Holy freezing in May, Batman! The weather this month has been nuts. I didn’t even realize it until now, but The Storm was a great title pick for the last few weeks. We’ve gone from upper 70’s to snow and back again. Anyway, on to The Storm: How Young Men Become Good Men by Dan Blanchard. This was another free Amazon kindle pick and I’m undecided on whether I liked it or not.
The Storm is essentially one very long conversation between a grandfather, Granddaddy, and his teenage grandson, Dakota. During a walk, the two take shelter in a park picnic pavilion to avoid the rain storming around them. As they talk, Granddaddy shares his life secrets for success with Dakota, who has started learning his own lessons through trial and error. While the premise of the book is sweet, the conversation tends to read as a giant checklist of motivational quotes and practices from every great thinker and self-help guru since the dawn of time.
The character development in The Storm is incredibly weak. We learn that Granddaddy fought in WWII, is still married to Dakota’s grandmother and is estranged from his son, who is Dakota’s father, but we never learn much more about him than that. We don’t know why he isn’t actively involved in Dakota’s life. It also bothered me that despite not being around, Granddaddy and Dakota seem to have a strong and open relationship. It also bothered me that Grandma and Mom remained vague mysterious characters who weren’t mentioned, Dad was stereotypical and Big Brother was the martyr hero type. Not even Dakota was fleshed out. We learn he is a high school wrestler dealing with an abusive father and has a pretty girlfriend who tends to be a positive influence. Aside from his wrestling training and occasional references to the difficulties with his dad, Dakota remained very one dimensional and just wasn’t believable as a teenage character.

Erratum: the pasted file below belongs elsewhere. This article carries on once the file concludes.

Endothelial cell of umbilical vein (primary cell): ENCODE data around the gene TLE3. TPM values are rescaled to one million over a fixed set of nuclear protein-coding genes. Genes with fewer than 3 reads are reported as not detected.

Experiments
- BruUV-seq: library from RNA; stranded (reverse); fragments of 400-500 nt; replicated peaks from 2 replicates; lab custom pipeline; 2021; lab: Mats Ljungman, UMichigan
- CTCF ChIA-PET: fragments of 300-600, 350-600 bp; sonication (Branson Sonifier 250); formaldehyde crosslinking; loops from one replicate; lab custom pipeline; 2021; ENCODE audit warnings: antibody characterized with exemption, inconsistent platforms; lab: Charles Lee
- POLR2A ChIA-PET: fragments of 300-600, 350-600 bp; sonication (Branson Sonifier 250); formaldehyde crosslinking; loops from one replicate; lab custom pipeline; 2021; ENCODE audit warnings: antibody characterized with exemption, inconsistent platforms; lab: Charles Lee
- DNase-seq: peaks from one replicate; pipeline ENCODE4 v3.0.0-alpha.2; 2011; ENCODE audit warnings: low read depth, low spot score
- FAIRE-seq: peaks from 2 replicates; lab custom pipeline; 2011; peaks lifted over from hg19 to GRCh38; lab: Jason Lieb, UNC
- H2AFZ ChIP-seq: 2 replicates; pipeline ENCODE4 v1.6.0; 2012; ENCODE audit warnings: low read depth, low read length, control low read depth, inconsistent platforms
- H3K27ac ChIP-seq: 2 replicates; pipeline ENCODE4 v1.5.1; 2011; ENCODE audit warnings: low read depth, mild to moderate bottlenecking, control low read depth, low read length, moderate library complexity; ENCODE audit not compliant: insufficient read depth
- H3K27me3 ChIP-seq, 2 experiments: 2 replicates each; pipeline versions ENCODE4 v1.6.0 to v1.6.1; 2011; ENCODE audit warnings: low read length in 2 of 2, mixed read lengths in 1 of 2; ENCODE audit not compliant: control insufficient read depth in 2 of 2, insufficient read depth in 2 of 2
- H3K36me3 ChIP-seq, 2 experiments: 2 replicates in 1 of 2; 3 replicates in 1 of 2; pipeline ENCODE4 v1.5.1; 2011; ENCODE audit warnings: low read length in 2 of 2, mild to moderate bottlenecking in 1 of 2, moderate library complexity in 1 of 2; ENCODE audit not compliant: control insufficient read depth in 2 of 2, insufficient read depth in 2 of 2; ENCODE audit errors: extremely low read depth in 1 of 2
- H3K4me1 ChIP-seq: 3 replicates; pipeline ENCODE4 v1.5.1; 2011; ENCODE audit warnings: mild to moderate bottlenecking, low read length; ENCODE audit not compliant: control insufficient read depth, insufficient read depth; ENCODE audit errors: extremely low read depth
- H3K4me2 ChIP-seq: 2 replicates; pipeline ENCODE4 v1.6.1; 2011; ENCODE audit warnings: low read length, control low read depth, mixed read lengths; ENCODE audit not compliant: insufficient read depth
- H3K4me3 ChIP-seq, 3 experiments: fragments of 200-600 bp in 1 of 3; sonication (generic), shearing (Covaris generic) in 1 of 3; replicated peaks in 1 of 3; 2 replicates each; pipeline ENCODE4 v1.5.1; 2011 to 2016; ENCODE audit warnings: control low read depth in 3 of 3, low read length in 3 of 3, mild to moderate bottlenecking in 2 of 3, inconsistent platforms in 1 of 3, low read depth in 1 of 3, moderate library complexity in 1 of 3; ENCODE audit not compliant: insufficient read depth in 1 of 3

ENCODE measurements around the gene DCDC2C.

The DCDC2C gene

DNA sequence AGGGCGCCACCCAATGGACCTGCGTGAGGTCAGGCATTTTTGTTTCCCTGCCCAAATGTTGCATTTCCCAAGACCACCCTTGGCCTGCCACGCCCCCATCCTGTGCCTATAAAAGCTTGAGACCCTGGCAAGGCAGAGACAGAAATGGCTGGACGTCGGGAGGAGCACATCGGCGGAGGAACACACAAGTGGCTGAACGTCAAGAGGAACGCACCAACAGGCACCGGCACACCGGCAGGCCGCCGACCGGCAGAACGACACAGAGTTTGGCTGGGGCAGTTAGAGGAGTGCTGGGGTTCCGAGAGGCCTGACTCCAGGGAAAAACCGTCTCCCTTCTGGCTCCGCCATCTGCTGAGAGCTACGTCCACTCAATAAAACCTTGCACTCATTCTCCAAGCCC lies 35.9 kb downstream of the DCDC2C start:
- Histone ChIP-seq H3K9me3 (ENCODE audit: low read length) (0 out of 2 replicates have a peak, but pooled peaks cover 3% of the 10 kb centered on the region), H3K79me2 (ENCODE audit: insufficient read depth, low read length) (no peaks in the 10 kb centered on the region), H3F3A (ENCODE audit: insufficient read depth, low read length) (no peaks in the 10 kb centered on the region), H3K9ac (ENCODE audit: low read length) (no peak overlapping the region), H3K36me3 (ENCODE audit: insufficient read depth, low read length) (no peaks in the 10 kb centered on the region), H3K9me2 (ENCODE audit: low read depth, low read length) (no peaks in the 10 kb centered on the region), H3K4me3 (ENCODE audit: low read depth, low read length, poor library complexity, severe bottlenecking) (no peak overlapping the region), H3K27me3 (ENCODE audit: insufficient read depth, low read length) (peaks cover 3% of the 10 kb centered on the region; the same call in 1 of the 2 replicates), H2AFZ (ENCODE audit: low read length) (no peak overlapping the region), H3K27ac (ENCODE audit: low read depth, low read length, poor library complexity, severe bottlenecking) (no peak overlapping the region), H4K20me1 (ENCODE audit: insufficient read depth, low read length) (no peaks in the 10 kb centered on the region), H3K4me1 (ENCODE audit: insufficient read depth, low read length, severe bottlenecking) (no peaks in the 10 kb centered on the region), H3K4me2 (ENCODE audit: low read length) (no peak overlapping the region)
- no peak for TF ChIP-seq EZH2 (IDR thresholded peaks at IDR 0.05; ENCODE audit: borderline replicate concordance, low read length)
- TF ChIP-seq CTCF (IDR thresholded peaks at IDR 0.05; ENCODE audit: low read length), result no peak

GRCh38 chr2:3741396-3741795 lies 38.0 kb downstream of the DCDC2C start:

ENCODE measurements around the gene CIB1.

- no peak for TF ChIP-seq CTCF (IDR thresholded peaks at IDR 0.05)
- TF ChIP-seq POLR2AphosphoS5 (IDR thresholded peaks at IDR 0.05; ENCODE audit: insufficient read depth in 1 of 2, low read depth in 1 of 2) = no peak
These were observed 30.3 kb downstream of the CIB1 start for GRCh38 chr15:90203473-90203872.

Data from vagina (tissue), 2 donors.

My biggest pet peeve with the entire book was how unnatural and forced the conversational style between Granddaddy and Dakota felt. Granddaddy would ask Dakota if he knew who Michael Phelps was and instead of answering “yeah” like a normal teenager, Dakota would answer like a Wikipedia entry, “Michael Phelps is US Olympic Swimmer who won 28 medals at the 2012 and 2016 Olympics”. Multiply that by about a hundred other anecdotes and it got old, quick.
I did enjoy a lot of the quotes in The Storm and I liked the idea of a grandparent sharing so lovingly and openly with their grandchildren. I just wish there would have been some more personality infused into Granddady and Dakota and that their entire history and family line had been really fleshed out.
Overall, the book was a quick read, it just wasn’t very deep or life changing. Going to rate this one somewhere around 2.5 stars.
Until next time, happy reading!